Valerie grew up in suburban New Jersey, a place that somehow never quite felt like home. Auspiciously, her first trip abroad was to Germany, at age 3. From then on, she found ways to immerse herself in German and Austrian culture, studying in Cologne and Salzburg, writing her undergraduate thesis at Bates College on the works of German Romantic composers. With a strong taste for Schubert and Beethoven, not to mention a host of German authors, Alpine hiking, functional public transportation, and late-afternoon Kaffee und Kuchen, she had no choice but to move to Germany. She lived and worked in Munich for three years, honing her language skills and sharpening her appetite for German food and wine. With a generous vacation allowance of six weeks each year and Italy just a quick train ride away, she frequently rigged up her backpack and took off to explore the northern parts of that country.
When she returned to the U.S., she settled in New York City. She landed a dream job as a writer and translator for the German government at its mission to the United Nations. At that time, the staff cafeteria was headed by two young Austrian chefs, the future Michelin-starred Eduard Fraueneder and Wolfgang Bann. Every lunch was a chance to go deeper into German and Austrian cuisine — and wine. A consuming riesling obsession quickly emerged, followed by a broader, contextual interest in the wine cultures of both countries.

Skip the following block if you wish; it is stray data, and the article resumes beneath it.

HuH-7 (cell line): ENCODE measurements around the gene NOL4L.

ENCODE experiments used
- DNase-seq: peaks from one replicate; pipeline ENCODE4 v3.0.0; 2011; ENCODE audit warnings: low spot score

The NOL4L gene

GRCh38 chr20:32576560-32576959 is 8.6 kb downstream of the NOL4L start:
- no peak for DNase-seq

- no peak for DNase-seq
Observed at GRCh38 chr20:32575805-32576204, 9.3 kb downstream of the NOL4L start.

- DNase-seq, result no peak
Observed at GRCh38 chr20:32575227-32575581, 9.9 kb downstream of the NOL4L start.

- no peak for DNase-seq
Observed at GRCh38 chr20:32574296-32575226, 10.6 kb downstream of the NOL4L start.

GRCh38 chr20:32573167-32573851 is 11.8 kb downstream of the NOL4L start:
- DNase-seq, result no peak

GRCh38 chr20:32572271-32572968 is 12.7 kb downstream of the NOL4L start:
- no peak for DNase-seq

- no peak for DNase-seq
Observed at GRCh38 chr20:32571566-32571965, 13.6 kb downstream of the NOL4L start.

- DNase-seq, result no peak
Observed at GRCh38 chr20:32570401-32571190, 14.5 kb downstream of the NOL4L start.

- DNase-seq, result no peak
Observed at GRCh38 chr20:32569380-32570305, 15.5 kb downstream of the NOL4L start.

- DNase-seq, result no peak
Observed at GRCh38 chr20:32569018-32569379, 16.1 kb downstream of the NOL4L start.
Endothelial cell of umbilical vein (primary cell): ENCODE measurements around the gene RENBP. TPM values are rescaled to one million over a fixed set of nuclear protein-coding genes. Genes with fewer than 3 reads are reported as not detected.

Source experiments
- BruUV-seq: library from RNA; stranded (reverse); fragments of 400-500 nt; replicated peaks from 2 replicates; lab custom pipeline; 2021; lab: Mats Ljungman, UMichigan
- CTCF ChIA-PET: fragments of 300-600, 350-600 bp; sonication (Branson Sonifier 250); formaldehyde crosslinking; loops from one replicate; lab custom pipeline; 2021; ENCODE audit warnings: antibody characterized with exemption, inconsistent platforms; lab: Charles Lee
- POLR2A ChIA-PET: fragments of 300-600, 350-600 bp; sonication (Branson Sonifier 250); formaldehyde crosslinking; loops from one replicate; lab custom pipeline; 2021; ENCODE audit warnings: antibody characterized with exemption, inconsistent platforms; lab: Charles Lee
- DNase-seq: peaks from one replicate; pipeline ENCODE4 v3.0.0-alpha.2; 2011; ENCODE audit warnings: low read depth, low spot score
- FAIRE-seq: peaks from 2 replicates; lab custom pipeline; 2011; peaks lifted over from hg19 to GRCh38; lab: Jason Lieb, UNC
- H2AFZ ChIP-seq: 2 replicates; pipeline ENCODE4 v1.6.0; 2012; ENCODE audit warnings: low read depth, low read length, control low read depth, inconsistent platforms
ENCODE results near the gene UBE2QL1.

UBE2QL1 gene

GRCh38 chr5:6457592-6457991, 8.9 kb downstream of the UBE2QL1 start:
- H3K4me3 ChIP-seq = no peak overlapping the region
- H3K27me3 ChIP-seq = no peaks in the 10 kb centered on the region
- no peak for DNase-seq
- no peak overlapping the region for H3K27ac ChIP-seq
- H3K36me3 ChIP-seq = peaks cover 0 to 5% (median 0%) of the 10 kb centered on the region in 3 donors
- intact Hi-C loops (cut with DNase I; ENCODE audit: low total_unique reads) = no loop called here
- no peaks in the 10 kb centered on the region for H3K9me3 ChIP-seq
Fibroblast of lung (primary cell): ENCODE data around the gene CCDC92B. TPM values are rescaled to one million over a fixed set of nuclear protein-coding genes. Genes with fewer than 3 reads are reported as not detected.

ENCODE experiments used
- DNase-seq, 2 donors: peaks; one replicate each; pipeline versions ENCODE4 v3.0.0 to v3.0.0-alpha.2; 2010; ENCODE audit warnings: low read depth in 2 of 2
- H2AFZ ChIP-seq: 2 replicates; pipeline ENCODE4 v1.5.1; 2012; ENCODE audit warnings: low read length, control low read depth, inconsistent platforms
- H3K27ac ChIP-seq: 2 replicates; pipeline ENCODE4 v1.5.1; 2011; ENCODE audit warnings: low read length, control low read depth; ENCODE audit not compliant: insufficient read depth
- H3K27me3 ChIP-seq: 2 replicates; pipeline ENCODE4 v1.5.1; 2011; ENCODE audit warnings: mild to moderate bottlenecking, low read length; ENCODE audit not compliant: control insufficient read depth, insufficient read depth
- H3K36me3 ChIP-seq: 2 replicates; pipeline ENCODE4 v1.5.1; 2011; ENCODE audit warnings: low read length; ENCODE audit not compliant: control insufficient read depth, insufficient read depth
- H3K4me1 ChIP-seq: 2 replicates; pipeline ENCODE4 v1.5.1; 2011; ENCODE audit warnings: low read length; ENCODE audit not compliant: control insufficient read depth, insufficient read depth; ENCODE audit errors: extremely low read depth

When Valerie stepped back from the working world to have and raise her three children together with her husband, she unwittingly set up the perfect conditions for becoming a serious student of wine. In between playground visits, she found herself indulging a growing curiosity about the contents of her nightly glass of sanity, uh, wine. It soon became clear this was a pursuit that required focused study. Valerie earned her WSET 3 advanced certification, studied Italian native grapes under preeminent expert, Ian D’Agata, and began to write on a freelance basis about her trio of wine loves: Austria, Germany, and northern Italy.
Valerie is thrilled to be a contributing writer for Schatzi Wines. She cherishes the opportunity to learn from such accomplished and expert colleagues. She considers it an honor and a joy to dive into the intensive research that allows her to tell the stories of the truly extraordinary producers represented here.